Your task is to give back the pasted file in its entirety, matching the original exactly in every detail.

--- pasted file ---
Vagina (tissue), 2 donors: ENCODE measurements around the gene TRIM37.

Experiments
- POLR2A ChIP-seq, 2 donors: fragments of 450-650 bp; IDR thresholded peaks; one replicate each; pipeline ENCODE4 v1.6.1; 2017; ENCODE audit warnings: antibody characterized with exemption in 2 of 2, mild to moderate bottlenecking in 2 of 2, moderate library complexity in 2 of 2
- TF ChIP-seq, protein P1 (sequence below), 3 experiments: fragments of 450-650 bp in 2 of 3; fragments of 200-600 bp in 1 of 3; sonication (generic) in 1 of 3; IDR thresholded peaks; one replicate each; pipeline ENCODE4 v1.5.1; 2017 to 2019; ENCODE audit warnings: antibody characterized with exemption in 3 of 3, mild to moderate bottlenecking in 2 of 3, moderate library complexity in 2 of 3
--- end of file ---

Vagina (tissue), 2 donors: ENCODE measurements around the gene TRIM37.

Experiments
- POLR2A ChIP-seq, 2 donors: fragments of 450-650 bp; IDR thresholded peaks; one replicate each; pipeline ENCODE4 v1.6.1; 2017; ENCODE audit warnings: antibody characterized with exemption in 2 of 2, mild to moderate bottlenecking in 2 of 2, moderate library complexity in 2 of 2
- TF ChIP-seq, protein P1 (sequence below), 3 experiments: fragments of 450-650 bp in 2 of 3; fragments of 200-600 bp in 1 of 3; sonication (generic) in 1 of 3; IDR thresholded peaks; one replicate each; pipeline ENCODE4 v1.5.1; 2017 to 2019; ENCODE audit warnings: antibody characterized with exemption in 3 of 3, mild to moderate bottlenecking in 2 of 3, moderate library complexity in 2 of 3